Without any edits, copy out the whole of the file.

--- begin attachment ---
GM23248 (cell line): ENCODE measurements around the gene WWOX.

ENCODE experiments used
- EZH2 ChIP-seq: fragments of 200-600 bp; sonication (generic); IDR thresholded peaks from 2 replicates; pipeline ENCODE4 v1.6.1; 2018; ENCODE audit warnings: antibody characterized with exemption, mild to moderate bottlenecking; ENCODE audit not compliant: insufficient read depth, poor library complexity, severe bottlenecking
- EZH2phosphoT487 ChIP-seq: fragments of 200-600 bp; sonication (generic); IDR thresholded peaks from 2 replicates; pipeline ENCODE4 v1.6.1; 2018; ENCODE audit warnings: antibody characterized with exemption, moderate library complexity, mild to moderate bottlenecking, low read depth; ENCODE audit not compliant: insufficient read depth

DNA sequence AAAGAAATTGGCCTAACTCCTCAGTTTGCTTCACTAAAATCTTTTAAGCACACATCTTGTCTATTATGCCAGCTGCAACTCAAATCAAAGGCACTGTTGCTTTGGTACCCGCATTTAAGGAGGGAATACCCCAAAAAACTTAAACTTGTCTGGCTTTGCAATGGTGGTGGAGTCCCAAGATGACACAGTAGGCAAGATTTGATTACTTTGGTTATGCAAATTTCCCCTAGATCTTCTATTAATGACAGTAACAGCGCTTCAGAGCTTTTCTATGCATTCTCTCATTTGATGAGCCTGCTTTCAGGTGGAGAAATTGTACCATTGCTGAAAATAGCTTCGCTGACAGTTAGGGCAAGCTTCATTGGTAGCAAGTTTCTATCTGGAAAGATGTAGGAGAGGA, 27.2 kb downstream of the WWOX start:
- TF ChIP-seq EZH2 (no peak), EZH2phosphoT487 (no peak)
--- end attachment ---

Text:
GM23248 (cell line): ENCODE measurements around the gene WWOX.

ENCODE experiments used
- EZH2 ChIP-seq: fragments of 200-600 bp; sonication (generic); IDR thresholded peaks from 2 replicates; pipeline ENCODE4 v1.6.1; 2018; ENCODE audit warnings: antibody characterized with exemption, mild to moderate bottlenecking; ENCODE audit not compliant: insufficient read depth, poor library complexity, severe bottlenecking
- EZH2phosphoT487 ChIP-seq: fragments of 200-600 bp; sonication (generic); IDR thresholded peaks from 2 replicates; pipeline ENCODE4 v1.6.1; 2018; ENCODE audit warnings: antibody characterized with exemption, moderate library complexity, mild to moderate bottlenecking, low read depth; ENCODE audit not compliant: insufficient read depth

DNA sequence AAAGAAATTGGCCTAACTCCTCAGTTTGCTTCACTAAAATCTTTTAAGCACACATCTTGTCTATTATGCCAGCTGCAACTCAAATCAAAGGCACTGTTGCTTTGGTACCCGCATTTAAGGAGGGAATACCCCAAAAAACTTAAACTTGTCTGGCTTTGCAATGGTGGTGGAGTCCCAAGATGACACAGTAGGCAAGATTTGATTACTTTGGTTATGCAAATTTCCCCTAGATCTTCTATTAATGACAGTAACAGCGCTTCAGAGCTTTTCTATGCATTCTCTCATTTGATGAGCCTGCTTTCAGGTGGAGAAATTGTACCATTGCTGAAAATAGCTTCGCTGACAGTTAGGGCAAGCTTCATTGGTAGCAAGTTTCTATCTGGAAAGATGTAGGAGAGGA, 27.2 kb downstream of the WWOX start:
- TF ChIP-seq EZH2 (no peak), EZH2phosphoT487 (no peak)